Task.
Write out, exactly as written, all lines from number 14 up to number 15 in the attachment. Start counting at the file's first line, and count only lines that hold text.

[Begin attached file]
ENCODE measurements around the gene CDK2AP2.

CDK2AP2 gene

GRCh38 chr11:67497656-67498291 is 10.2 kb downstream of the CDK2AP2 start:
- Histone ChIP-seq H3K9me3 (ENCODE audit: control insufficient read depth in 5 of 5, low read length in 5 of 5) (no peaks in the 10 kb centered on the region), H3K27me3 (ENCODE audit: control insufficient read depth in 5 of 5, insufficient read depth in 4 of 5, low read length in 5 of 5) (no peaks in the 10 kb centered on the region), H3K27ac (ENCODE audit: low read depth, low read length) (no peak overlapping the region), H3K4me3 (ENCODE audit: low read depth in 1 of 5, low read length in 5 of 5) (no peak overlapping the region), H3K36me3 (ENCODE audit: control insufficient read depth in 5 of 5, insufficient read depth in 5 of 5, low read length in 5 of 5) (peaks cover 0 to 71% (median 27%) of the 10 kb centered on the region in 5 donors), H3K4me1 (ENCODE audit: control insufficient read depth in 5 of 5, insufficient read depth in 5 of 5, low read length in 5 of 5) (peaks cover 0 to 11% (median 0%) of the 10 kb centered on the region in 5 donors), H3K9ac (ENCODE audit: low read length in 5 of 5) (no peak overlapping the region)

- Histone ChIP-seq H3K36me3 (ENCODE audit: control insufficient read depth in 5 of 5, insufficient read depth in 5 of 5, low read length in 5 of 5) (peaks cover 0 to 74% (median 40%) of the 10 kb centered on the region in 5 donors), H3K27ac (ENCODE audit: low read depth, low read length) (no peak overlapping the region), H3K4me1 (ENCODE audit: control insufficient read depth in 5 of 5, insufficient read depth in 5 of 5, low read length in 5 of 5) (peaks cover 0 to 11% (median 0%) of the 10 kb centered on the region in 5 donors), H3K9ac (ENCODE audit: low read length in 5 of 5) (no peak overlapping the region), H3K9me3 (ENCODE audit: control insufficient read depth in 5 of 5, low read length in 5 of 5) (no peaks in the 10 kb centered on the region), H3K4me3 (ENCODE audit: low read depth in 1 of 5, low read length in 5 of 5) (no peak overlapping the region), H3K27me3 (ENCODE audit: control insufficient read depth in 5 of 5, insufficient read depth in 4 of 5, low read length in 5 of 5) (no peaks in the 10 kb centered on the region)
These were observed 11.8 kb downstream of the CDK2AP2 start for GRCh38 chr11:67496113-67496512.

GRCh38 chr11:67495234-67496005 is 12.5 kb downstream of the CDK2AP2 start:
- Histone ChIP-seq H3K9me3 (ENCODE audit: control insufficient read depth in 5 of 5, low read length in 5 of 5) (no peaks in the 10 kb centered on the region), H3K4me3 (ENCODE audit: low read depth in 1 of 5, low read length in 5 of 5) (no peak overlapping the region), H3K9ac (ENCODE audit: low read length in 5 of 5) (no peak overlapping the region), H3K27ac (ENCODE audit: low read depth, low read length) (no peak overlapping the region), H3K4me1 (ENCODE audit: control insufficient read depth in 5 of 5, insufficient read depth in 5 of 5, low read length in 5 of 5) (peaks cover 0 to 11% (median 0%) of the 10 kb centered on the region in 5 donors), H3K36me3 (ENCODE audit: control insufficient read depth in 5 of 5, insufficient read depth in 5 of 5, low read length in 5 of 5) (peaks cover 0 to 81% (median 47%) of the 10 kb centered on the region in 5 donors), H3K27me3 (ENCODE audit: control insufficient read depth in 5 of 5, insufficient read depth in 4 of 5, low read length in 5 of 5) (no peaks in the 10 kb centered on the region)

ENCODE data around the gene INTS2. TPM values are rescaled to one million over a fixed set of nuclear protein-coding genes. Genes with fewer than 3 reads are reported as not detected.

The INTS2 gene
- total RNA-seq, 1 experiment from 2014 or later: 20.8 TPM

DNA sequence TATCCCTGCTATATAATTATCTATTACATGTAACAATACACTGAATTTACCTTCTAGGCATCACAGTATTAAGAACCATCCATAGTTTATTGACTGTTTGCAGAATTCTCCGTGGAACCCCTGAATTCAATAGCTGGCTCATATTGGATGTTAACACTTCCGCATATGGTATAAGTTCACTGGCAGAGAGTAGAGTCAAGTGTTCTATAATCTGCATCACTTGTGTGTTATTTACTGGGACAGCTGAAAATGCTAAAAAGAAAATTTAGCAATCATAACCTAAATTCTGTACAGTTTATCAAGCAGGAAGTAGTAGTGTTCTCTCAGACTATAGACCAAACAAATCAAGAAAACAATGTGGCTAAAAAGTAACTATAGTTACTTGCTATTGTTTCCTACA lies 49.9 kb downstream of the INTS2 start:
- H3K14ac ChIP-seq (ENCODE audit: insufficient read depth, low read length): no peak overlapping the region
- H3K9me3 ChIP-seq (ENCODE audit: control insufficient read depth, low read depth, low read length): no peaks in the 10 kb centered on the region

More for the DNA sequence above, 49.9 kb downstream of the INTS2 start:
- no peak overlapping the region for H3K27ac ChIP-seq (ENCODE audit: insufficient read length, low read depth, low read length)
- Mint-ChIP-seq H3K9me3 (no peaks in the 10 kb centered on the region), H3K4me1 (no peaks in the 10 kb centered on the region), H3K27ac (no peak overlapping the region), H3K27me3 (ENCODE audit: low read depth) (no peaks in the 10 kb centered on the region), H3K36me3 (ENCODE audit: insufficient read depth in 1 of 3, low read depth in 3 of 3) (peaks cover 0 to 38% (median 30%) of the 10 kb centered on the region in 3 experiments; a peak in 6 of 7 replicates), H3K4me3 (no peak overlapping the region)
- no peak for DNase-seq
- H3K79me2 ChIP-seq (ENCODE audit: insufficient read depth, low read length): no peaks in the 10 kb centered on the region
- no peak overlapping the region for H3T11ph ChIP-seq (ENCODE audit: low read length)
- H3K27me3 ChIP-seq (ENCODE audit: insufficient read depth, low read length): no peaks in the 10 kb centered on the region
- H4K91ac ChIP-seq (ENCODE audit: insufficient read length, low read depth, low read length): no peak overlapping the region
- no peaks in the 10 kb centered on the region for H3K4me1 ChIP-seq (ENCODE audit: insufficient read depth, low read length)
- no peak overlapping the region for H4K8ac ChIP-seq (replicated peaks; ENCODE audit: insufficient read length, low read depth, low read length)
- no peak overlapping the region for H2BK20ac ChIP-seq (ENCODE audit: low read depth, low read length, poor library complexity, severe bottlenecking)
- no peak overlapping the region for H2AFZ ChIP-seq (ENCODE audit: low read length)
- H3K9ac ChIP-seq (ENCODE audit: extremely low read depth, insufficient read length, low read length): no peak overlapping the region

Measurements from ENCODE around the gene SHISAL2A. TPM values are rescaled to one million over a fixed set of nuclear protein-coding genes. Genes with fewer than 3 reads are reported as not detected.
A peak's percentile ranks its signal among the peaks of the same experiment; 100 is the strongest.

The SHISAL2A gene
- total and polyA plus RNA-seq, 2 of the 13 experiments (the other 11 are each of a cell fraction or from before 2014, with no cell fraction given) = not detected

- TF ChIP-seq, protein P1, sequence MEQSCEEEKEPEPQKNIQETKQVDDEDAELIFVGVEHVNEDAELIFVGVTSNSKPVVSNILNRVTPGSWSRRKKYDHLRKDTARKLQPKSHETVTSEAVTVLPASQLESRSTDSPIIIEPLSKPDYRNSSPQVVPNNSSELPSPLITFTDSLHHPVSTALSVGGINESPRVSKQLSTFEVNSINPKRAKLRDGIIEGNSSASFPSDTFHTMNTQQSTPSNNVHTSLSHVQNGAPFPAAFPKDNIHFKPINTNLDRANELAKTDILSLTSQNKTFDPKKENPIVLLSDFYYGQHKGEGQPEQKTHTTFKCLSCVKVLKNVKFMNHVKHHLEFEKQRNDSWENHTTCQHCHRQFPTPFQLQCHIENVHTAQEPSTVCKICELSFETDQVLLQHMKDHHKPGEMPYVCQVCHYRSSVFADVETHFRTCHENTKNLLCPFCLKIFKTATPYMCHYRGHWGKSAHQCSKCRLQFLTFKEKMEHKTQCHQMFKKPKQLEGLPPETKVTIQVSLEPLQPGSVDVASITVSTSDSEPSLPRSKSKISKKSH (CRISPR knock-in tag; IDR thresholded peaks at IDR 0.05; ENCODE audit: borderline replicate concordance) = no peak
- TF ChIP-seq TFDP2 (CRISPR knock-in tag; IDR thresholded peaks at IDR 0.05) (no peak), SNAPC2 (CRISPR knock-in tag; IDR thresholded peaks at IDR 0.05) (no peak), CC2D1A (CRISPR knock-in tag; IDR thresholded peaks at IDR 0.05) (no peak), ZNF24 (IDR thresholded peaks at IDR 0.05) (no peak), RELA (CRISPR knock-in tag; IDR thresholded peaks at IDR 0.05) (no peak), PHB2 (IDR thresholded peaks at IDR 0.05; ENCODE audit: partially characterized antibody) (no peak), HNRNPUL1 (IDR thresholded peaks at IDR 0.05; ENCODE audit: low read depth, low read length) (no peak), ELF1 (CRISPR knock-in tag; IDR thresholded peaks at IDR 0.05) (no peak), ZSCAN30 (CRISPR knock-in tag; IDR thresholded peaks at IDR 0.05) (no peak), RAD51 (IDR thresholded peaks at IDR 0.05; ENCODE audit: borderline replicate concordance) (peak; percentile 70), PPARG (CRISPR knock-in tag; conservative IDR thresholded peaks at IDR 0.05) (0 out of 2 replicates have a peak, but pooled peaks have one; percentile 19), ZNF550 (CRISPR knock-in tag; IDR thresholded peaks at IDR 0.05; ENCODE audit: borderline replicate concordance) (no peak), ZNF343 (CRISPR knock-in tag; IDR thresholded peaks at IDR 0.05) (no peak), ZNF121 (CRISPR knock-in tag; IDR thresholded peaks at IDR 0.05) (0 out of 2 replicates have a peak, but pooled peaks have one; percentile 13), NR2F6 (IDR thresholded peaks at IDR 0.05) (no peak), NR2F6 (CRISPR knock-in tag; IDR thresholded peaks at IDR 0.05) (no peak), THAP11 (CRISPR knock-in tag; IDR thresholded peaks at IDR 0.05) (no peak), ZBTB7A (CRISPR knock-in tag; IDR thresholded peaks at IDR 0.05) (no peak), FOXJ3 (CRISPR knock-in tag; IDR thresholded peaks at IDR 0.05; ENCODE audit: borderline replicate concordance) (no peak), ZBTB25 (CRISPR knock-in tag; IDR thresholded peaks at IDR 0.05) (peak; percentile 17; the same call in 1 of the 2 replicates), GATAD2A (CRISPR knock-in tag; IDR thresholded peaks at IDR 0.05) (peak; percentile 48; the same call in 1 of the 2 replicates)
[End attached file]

- H3K9me3 ChIP-seq (ENCODE audit: control insufficient read depth, low read depth, low read length): no peaks in the 10 kb centered on the region

More for the DNA sequence above, 49.9 kb downstream of the INTS2 start: